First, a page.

Seems like I'm in a minority enjoying this one! It amazes me that so many people are quick to put the boot in to this (admittedly) silly but entertaining b-grade post-apocalyptic thriller yet line up to watch the absolutely awful and overblown Star Wars movies. Yes, I said b-grade, because despite the budget being close to $100 million, that's exactly what it is, a b-grade sci fi movie, no more, no less. Fans of Roy Ward Baker's 'Quatermass and the Pit', Larry Cohen's 'Q: The Winged Serpent' and Tobe Hooper's 'Lifeforce', all of which 'Reign Of Fire' reminded me of at various points, will enjoy this one more than the Blockbuster crowd. Christian Bale ('American Psycho') and Matthew McConaughey ('Frailty') are both pretty good as the leader of an underground community and a hardass military man respectively, who both have different approaches to their shared problem - the ongoing threat of dragon attacks. Yes, in this future dragons are real and have devastated the world, and only a handful of human survivors exist. Once you can accept that premise, and some of the "scientific" explanations for the why and wherefores of the dragons, you're in for a wild ride. No-one's gonna argue this is a great movie, but it's a lot of fun, and I recommend it, especially with beer and pizza.
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7/10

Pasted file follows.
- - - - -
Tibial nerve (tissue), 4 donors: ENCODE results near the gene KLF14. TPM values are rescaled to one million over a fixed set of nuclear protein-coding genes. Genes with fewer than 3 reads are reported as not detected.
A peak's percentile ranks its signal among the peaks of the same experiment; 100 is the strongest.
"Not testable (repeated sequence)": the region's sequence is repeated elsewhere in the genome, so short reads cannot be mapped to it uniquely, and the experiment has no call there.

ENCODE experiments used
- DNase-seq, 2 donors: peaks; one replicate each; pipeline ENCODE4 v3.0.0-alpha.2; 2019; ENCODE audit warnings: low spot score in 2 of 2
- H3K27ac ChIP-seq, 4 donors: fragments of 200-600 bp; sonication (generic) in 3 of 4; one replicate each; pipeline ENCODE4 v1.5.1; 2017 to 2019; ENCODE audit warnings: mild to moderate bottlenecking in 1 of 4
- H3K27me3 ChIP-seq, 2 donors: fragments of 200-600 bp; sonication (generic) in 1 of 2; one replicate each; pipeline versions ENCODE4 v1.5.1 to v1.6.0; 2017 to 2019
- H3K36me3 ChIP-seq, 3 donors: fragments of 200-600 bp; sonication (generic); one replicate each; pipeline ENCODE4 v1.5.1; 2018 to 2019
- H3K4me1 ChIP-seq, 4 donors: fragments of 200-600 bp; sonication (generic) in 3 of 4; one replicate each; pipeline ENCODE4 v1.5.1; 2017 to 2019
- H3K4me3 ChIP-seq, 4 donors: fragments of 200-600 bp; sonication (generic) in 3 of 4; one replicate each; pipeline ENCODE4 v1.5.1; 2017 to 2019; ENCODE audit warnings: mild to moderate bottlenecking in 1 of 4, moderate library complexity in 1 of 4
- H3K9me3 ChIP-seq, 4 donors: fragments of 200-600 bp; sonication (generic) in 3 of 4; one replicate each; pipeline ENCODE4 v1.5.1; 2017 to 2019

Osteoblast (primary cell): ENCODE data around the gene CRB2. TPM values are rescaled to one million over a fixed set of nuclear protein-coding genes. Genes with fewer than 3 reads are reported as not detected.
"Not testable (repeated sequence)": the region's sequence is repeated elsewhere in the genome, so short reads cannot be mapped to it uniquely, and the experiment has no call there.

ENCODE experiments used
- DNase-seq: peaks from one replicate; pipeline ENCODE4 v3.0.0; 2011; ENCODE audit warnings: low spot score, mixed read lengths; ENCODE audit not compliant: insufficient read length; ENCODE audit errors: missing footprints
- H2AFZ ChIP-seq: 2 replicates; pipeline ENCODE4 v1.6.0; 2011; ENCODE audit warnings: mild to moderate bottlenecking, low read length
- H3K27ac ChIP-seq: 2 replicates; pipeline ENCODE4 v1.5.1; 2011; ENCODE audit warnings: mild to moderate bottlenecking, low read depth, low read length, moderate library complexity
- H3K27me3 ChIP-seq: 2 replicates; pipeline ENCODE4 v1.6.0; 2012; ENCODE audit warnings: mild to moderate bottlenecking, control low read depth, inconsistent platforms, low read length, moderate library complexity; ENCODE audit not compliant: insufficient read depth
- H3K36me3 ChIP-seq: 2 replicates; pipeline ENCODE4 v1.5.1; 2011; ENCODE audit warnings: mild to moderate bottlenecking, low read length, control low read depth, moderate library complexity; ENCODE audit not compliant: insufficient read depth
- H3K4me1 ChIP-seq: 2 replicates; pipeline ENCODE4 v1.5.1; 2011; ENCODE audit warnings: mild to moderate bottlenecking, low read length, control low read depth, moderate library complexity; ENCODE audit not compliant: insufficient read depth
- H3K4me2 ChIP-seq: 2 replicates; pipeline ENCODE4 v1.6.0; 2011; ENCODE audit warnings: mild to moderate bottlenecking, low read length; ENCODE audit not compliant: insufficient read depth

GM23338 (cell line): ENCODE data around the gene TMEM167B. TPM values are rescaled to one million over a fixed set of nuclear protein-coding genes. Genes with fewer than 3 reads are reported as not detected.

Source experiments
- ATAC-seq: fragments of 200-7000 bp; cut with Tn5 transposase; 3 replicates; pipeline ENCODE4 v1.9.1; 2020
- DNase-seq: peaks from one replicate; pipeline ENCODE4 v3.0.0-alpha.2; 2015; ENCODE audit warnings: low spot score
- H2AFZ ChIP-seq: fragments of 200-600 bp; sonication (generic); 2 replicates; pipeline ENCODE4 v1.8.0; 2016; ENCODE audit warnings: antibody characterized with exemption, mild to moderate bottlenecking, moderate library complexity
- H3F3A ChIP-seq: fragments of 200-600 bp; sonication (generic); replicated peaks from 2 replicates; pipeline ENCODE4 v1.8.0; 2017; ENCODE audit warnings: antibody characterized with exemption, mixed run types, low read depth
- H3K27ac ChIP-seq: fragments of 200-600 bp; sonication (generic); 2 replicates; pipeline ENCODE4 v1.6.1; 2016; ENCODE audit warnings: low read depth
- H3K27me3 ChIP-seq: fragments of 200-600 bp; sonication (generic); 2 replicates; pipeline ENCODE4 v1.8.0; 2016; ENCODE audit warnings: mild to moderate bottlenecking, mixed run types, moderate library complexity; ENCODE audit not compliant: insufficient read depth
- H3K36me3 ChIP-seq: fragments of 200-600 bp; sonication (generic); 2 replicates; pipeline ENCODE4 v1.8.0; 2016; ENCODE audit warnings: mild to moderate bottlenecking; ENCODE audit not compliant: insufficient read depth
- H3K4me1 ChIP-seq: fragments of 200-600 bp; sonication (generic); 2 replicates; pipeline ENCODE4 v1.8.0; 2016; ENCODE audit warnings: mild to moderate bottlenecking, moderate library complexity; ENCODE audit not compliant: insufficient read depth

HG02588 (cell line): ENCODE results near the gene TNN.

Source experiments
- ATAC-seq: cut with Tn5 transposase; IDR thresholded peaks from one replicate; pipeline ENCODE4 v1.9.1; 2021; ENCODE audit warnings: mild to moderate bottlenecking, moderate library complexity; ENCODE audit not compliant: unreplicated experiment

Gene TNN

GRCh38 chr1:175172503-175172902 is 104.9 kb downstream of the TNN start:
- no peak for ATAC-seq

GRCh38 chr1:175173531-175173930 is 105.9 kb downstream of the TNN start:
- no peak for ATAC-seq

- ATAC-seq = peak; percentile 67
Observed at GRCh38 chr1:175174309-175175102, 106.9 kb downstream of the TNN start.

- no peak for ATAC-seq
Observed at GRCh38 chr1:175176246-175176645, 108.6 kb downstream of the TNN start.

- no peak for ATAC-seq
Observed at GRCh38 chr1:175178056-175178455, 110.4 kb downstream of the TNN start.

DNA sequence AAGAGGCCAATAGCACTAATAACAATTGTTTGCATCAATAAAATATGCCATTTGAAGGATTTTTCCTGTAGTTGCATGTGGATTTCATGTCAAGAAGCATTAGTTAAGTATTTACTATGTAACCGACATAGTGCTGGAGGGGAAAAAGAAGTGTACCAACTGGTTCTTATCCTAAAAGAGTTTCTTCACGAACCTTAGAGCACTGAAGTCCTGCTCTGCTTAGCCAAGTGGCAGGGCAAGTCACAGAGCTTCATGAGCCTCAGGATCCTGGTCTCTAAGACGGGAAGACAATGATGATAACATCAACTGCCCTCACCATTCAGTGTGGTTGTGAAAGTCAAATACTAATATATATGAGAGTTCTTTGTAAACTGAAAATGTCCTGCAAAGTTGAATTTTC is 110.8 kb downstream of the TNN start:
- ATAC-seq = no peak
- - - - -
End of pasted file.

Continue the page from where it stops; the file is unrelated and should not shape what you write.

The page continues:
An interesting step for science fiction
Agent1022 July 2002
Sure, it was cheesy and low budget, but the indomitable Rob Bowman didn't pull any punches in this futuristic drama about dragons. Giving a scientific edge to a creature based in fantasy, this film proved to be a rather refreshing step in science fiction, which means it won't be a well received one. Even if this film barely makes its money back, at least it leaves the door open for other fantastic ideas in the science fiction genre.

As for the film, the technical side was excellent. Bowman, a former television director proves he can do just as well with a 50 million dollar budget (?) and a tough to sell idea. Both Christian Bale and Matthew McConaughey were believable as care taking heroes. Their bipolar dynamic was especially excellent, creating tension not just in beliefs but also in culture and devotion to country. McConaughey was especially good as Van Zant (which was well cast, considering he is an actual southerner), bringing a role to his resume which I had never seen. All in all, a decent film to watch. 7/10
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10/10
A very underrated film that deserves to be seen
Frederick22 May 2003
Caught this on DVD recently and was happily surprised. It's a 'post-apocalypse' story where mankind is reduced to living an almost stone-age existence by a global disaster, but this time the apocalypse is brought about not by nuclear weapons but a race of dragons unleashed from the depths of the earth by over-ambitious mining! OK, it's a pretty silly concept, but the whole thing is handled with panache. Director Rob (X-Files) Bowman is obviously at home with this kind of subject matter and the visuals are excellent thanks to cinematographer Adrian Biddel, a dab hand at photographing the impossible thanks to his work on the two Mummy films and The World Is Not Enough. Critics here in the UK panned it when it came out, saying that it needed more special effects, but they completely missed out on the charm of the film, which was in the ingenious ways that it showed the human race had been changed by the onset of the dragons. I loved the scene where Quinn and his sidekick, having to entertain a castle full of children without the benefit of TV or video games, enact a scene from Star Wars, providing both dialogue and narration as they go.

Don't listen to the critics, this is definitely worth a look.